TV Review: The Walking Dead Season 3 Review
I am a big fan of all things Walking Dead, the Telltale Video Game absolutely blew my mind a couple months ago, and ranked up with some of the best Video Games I have ever played. I am also completely up to date on all the comics, and no I am not going to make comparisons or spoil anything that may/or may not happen in the future on this post.
Out of the three mediums Comic, Video Game, and Show I can easily say the show represents the weakest link of The Walking Dead universe. Don’t get me wrong, I still love the show and it still stands as one of my favorite shows currently on television, it just feels like over the three short seasons the show has struggled immensely to find its focus.
Season 3 started out with some intense merciless zombie-killing action. There seems to be a divide in what people look for in the zombie genre. It’s either intense gorey bloody zombie-killing action or the harsh realism and psychological deterioration the zombie apocalypse would have on mankind. The Walking Dead shoots for the ladder, and it is aiming to please everyone in Season 3.
Starting out with an apparent passage of time, the group of survivors set up camp in an infested prison. That’s one storyline, and after a startling death early in the season, Rick begins to lose his mind. I never fully understood why this death effected Rick so much and not his son Carl who becomes emotionless, this mental effect isn’t brought up or apparent until the final episode of the season.
Our other storyline is with Andrea who becomes fond of a man who calls himself The Governor and runs a small preserve away from the zombie infested world. Unfortunately he is insane as well. This set up is genius in theory and plays out very well in the comics. It plays out differently, but still well in this season. The season remains engaging and ambiguous and does a good job of pulling you into emotional moments.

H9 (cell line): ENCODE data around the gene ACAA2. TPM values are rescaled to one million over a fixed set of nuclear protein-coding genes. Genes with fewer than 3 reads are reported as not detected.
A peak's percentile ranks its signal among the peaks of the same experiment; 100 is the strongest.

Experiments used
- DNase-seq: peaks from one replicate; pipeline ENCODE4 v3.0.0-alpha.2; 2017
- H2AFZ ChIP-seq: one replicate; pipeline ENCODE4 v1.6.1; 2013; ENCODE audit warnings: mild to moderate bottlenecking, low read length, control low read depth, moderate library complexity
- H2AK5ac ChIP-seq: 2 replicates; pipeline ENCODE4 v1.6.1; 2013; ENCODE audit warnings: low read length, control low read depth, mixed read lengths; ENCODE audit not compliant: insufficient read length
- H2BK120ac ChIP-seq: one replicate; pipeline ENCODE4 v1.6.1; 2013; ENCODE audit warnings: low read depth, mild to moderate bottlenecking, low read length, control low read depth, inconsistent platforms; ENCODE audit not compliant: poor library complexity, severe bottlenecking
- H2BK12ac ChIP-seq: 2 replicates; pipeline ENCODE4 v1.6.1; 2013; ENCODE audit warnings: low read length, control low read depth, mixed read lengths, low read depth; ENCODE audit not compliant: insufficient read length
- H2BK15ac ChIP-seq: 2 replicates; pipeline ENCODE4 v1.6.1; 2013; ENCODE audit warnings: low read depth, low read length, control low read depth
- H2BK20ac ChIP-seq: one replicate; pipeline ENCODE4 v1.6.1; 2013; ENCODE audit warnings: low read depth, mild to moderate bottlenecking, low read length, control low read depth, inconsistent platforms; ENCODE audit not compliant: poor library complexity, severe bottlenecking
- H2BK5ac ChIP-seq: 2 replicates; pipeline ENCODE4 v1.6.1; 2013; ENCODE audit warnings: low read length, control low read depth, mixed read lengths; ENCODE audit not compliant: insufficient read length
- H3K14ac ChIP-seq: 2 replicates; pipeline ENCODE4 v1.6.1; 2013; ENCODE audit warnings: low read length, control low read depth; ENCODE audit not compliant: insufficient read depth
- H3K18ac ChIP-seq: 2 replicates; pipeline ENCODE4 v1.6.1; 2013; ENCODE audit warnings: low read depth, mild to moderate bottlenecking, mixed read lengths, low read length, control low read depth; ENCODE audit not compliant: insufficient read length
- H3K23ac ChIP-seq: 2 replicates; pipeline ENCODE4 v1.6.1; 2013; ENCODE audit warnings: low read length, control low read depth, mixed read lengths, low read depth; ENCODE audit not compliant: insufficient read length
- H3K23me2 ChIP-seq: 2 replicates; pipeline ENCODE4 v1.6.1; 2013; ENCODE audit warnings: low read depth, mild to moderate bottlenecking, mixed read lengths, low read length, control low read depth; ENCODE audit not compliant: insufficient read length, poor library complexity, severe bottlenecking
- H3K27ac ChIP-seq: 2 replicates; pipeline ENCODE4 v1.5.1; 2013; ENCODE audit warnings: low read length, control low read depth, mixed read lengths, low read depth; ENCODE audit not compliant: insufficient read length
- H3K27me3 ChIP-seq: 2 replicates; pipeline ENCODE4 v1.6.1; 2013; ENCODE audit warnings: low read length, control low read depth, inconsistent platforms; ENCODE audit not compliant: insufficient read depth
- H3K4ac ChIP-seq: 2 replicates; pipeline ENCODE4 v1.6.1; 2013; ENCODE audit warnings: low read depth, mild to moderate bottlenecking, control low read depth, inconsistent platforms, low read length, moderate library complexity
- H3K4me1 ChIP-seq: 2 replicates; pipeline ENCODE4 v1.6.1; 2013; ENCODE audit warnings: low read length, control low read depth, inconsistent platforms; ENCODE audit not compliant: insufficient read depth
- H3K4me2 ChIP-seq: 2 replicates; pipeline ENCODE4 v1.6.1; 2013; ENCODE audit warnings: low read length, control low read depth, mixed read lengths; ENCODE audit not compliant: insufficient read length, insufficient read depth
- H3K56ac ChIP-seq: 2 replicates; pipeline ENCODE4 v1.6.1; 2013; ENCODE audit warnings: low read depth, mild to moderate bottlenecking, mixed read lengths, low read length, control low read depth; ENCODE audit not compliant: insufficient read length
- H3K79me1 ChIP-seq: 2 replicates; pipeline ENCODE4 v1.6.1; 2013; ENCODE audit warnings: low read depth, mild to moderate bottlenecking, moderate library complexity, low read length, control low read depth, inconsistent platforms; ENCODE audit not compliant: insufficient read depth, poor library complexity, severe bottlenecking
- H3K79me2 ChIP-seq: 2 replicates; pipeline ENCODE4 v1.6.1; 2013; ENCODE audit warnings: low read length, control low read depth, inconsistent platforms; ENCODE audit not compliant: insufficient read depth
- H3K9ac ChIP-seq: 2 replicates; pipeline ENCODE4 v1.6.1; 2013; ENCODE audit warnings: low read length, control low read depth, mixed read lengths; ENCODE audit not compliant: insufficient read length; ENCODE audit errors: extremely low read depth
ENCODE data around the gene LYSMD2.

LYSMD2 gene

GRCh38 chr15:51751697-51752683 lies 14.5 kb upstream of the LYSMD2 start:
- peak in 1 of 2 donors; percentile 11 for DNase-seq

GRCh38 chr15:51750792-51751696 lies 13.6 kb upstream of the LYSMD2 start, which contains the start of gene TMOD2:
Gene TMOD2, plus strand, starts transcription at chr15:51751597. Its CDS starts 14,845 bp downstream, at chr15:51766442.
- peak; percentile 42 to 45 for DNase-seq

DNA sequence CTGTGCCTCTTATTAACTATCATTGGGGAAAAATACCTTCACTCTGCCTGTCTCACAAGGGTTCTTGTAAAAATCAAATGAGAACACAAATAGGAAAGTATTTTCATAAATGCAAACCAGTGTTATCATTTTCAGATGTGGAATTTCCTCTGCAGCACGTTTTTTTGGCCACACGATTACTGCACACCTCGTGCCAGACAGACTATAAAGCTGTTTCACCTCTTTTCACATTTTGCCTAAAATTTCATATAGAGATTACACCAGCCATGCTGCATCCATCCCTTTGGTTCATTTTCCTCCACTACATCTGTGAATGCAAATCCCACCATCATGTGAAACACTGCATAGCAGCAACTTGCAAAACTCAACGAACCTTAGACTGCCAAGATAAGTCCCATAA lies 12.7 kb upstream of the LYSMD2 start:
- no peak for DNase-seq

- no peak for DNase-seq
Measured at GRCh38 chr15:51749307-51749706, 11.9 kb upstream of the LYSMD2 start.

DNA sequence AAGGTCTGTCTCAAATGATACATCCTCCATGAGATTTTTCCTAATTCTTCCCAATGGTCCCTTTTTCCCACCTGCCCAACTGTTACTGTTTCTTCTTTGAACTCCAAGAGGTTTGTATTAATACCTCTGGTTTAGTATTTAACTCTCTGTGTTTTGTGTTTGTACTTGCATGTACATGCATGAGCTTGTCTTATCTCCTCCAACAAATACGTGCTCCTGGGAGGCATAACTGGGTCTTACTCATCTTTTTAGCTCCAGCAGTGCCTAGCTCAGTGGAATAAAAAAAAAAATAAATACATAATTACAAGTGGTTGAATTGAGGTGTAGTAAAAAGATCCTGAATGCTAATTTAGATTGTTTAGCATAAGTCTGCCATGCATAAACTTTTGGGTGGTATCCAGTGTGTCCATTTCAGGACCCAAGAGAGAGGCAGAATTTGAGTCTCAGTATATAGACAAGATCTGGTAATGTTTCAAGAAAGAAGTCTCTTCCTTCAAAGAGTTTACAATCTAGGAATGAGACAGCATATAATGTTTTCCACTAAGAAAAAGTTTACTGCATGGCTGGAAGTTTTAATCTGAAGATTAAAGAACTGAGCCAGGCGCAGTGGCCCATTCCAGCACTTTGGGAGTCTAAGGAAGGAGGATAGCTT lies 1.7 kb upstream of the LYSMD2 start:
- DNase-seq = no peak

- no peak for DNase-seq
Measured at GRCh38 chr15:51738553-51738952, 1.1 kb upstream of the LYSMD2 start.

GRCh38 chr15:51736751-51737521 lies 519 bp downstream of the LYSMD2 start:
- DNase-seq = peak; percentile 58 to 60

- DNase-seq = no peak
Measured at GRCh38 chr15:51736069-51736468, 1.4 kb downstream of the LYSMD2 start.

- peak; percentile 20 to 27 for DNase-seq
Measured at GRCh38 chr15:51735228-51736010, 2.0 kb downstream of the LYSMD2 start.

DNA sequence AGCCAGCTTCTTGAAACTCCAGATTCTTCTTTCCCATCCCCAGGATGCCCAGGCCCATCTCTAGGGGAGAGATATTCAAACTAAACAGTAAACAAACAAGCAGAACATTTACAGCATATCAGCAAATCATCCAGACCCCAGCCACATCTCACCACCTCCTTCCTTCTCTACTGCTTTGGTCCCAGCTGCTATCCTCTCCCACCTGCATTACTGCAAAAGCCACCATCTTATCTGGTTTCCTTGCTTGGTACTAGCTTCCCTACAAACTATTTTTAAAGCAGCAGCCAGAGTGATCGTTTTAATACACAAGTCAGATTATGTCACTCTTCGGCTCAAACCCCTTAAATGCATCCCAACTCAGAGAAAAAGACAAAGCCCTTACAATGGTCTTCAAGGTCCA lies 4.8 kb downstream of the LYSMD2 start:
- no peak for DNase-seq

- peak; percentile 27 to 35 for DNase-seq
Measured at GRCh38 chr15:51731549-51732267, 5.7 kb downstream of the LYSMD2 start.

The episode “Clear” was perfection. The only episode I’d give a perfect 5/5 to in a season of 4/5 and 3.5/5 episodes. A surprise guest performance blows the entire regular cast out of the water. This episode should be AMC’s submission to give the show award status. As the fuse approached the end of the wick of the finale, I was excited. The way things go down in the comic were HUGE, I wasn’t expecting anything huge here, but it would’ve been nice to actually have a decent finale.
The finale serves as the worst episode of the season, Andrea has never been a brilliant-minded character and she became one of our main characters this season, half of the season focused on her storyline. She makes mistakes, then more mistakes and when it we end the season without a redemption or even a redeemable purpose for her characters story arc here.
The finale separates itself from a string of impressive episodes leading up to it, and it is a major disappointment. The season as a whole though can still be called the best season of the shows run. With more action, more suspense and drama that isn’t dragged across an empty field. The characters became more interesting, well the main ones. Norman Reedus still stands on top of the cast while David Morissey plays the Governor to the tee, especially toward the end.
Andrew Lincoln has his moments, and it’s not his fault, but the “loud whisper” talking is starting to take its toll. Just like the comic Micchone makes herself my favorite character and they found the perfect actress for her. She is the most logical thinker, and the creators weren’t afraid to put a human behind that “badass” finesse.
Final Score: 4/5
Season Two Score: 3/5
Season One Score: 3.5/5